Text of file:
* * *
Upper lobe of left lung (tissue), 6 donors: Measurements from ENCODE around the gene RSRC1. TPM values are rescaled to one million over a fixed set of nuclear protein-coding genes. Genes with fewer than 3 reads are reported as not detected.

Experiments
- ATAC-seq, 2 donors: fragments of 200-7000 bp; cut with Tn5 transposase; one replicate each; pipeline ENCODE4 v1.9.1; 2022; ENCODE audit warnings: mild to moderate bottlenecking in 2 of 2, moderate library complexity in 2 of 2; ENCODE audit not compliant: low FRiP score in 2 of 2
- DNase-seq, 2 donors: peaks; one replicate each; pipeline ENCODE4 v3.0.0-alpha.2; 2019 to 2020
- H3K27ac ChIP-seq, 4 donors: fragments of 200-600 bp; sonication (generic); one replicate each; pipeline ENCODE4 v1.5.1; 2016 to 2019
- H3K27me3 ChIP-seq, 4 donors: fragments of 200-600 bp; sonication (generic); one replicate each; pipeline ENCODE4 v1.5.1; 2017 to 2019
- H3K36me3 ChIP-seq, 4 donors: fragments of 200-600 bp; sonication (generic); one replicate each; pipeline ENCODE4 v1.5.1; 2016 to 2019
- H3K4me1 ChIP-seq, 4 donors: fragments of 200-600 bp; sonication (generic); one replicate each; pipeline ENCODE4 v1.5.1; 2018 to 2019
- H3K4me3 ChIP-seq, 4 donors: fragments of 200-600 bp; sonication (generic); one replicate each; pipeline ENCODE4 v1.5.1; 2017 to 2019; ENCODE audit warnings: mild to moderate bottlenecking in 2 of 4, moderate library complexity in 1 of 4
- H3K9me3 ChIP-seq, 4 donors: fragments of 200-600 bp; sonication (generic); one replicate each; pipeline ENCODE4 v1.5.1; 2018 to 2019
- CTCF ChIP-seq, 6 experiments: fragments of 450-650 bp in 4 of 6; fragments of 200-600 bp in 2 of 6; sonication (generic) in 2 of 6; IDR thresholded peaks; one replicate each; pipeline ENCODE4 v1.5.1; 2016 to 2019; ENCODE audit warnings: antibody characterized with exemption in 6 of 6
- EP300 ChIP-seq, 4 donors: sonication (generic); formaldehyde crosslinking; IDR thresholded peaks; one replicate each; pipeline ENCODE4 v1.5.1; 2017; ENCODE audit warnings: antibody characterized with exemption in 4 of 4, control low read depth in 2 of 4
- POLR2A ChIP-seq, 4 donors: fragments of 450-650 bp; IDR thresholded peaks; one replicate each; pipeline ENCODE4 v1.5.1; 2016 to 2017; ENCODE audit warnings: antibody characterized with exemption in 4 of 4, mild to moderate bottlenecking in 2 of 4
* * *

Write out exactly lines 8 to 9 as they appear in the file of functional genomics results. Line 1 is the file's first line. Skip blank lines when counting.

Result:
- H3K4me1 ChIP-seq, 4 donors: fragments of 200-600 bp; sonication (generic); one replicate each; pipeline ENCODE4 v1.5.1; 2018 to 2019
- H3K4me3 ChIP-seq, 4 donors: fragments of 200-600 bp; sonication (generic); one replicate each; pipeline ENCODE4 v1.5.1; 2017 to 2019; ENCODE audit warnings: mild to moderate bottlenecking in 2 of 4, moderate library complexity in 1 of 4